What managers are doing wrong

What could you do to be a better boss? Love Energy Savings reveals what employees think about their managers – and how they can improve their conduct

Many managers are, apparently, being found wanting when it comes to their leadership style. Earlier this year Love Energy Savings conducted research which delved into what employees truly think of their bosses – and the results were telling. The findings included that:

  • 49.9% of respondents thought positively about their manager’s performance;
  • 33.5% thought negatively about their manager’s performance;
  • 16.5% felt their manager was ‘satisfactory’.

Interestingly, men aged 18-24 were found to be most likely to rate their manager as inadequate, while all other age brackets for all genders were most likely to rate their boss good or excellent but with over a third of survey respondents responding negatively to their superior’s management style, it’s time to reflect on why.

Are some managers struggling to build a rapport with employees? Are they distant with them? Do they treat them as ‘beneath them’ or judge their work too harshly? This lack of a positive relationship can seriously impact staff loyalty and retention, ultimately affecting the company’s bottom line.

Be honest. How often do you think about your management style? Can it be improved? Based on its survey results, Love Energy Savings has suggested a few behavioural improvements that managers should make in order to improve company culture, workplace performance and overall wellbeing at work.

Give staff space to excel

Nobody likes to be micro-managed, and there’s a thin line between getting involved and taking over entirely. Hovering over staff while they work suggests that you don’t trust them to do their job without a babysitter, while stepping back will allow them to feel empowered in their role and enable them to do their best work.

Show your staff you value them

For any business, the staff are its greatest asset. Sadly, too many managers take their employees for granted and fail to see each employee as an individual person.

“Many of the individuals I work with feel that no one really cares about their career within their organisation, just what’s needed from them,” says Lucia Knight, a career satisfaction coach. She goes on to offer a simple solution to this. “A ten-minute real listening exercise can really nip some small problems in the bud before they become big problems in the future.”

Leave your ego at the door

As a manager you are in a position of power – but it’s important to make sure that power isn’t being abused. There’s a big difference between being authoritarian and a tyrant. An egotistical leader is highly likely to see staff morale plummet, and getting too lost in that ego can lead to a loss of objectivity and poor business decisions. Putting the expertise of your staff, as well as yourself, to good use will make them feel like team players and encourage a more creative atmosphere.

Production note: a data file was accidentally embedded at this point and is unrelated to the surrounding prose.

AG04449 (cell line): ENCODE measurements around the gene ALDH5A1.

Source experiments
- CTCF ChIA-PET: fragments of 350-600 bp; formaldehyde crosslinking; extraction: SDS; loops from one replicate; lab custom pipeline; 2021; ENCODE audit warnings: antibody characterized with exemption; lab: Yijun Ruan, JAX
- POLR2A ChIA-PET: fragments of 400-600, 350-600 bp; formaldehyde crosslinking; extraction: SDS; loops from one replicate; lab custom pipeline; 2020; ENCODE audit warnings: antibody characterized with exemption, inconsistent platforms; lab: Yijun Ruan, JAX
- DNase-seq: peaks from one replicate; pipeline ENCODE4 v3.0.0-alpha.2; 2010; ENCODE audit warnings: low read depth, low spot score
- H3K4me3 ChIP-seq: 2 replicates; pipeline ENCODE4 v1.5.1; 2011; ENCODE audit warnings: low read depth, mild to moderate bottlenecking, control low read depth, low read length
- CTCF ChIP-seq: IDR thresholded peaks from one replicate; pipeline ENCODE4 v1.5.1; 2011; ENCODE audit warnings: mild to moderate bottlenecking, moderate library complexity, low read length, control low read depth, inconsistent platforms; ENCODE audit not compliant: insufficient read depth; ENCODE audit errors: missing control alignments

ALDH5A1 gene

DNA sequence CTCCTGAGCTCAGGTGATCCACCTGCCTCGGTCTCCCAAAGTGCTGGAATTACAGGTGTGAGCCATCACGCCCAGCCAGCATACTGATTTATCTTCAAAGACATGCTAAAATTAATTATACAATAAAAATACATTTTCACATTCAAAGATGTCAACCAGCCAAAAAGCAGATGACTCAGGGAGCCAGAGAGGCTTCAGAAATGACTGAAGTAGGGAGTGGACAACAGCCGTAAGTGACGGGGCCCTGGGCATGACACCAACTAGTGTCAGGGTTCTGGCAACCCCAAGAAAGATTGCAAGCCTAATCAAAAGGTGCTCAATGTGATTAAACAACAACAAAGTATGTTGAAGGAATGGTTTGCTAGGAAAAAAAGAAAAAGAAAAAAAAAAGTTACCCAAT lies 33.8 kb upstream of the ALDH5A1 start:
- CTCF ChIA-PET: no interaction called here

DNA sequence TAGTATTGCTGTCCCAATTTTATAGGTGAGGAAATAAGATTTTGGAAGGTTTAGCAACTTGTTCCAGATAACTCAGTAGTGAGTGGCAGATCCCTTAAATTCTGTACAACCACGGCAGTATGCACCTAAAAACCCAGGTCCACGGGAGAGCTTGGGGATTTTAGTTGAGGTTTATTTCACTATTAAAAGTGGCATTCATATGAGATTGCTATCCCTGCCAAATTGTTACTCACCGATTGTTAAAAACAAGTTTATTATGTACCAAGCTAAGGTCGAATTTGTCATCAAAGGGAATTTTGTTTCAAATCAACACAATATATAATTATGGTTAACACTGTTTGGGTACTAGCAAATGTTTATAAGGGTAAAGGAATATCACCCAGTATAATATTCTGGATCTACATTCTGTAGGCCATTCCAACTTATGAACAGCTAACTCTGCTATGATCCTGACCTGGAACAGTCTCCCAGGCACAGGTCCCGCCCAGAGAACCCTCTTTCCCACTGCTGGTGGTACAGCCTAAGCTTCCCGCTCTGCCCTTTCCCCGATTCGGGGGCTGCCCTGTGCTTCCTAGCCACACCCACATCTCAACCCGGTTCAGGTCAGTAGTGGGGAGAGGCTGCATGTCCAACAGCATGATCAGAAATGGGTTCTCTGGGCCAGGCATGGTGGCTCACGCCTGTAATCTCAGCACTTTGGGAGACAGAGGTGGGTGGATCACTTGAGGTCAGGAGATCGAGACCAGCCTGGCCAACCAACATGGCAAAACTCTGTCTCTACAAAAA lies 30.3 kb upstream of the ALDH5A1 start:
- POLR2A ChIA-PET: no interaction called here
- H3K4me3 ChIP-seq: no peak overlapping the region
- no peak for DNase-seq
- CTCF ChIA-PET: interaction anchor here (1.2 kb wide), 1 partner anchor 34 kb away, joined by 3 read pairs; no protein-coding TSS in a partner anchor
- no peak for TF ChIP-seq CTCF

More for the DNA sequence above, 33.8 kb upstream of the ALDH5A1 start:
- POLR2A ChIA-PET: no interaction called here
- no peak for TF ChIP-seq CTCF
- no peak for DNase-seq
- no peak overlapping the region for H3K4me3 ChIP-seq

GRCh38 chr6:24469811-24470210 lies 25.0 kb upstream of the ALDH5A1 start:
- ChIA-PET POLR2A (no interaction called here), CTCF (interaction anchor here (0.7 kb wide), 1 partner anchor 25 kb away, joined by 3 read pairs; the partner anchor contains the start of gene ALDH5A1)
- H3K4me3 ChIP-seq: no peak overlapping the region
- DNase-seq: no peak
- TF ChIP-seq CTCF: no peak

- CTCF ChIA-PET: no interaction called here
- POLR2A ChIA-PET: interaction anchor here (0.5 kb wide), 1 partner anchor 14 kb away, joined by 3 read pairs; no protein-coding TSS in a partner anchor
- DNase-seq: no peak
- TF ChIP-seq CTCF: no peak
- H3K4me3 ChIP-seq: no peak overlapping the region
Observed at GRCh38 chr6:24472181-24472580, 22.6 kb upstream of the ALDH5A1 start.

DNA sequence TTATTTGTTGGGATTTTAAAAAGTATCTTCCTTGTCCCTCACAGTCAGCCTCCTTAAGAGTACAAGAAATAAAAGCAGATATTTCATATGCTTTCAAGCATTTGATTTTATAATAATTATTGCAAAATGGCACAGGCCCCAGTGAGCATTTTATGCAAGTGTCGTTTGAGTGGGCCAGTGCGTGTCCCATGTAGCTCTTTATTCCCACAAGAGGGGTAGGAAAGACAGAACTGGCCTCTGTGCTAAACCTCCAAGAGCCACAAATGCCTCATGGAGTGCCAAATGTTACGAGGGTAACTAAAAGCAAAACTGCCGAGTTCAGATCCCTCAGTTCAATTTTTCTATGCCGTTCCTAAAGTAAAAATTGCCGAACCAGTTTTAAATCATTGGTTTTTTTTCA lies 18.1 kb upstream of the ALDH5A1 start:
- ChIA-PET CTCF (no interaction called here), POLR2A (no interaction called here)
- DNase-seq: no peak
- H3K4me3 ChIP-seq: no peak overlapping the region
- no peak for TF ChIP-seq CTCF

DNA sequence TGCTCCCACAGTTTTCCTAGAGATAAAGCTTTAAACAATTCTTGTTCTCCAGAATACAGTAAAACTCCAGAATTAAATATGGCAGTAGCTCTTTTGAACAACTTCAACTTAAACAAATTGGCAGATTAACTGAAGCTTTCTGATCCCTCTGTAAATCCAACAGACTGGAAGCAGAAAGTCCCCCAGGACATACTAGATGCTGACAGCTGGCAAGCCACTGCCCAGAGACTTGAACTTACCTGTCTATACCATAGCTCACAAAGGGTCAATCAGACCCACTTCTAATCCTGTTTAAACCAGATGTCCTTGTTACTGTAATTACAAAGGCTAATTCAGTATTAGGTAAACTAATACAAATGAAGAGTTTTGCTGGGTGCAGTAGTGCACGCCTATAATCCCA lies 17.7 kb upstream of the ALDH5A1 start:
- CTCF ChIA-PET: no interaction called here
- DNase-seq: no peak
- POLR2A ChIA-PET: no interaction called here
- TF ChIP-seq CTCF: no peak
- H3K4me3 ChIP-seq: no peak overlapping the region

Sue Andrews, business and HR Consultant at KIS Finance, recognises the importance of listening to and understanding your team. “Empathy is not always at the top of the list of characteristics that people see as essential in a good leader,” she says, “but, without the ability to place themselves in others’ shoes, and see the wider picture, leaders run the risk of taking an autocratic approach which may, eventually, prove unpopular with those around them.”

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So how can managers inspire their staff? Being a manager is all about getting the best from your team and applying that top performance directly to the business.

Invest in staff

Invest time, expertise and money in your staff and give them the attention they need to ensure they don’t stagnate. Treat them as the strong commodity they are and they are far more likely to achieve their highest potential. Giving them exciting tasks that break up their usual, day-to-day pattern allows them to flex their creative muscles, and creating personal development plans for them gives them the opportunity to have a say in their progress, and forge their own path.

Be transparent

Being open and honest with staff is the only way to ensure they respect you as a manager – it’s as simple as that. Create a culture of open communication and they will feel able to approach you with any queries they have, creating a real connection and a sense of purpose.

Be a leader

It sounds obvious, but leadership is about being an example to your team, sharing successes and failures with them and exploring a variety of potential situations or outcomes. Your expertise is a learning opportunity for your team.

Business leaders have three choices,” Bob Bradley, MD and founder of MD2MD, points out. “They can try to command hierarchical power, expert power, or respect power. The latter is the most effective for an organisation. Leaders must have the ability to create willing followers. Naturally, in order to do this, they must create something tangible to follow: a shared vision, a common goal, a culture, and a way of working.”

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1 Comment

  1. Each of the author’s several suggestions on being a better manager are fine. But I think there is more holistic approach that many industry leaders employ, which embraces most of the author’s suggestion. That is economically engage employees as trusted partners, driving and participating in the profitable growth of the company. These articles provide more background: https://hbr.org/2018/01/more-than-a-paycheck http://www.forbes.com/sites/fotschcase/2016/05/31/engage-your-employees-in-making-money/ http://scaleups.com/want-to-hang-onto-your-best-employees-do-this-one-thing/

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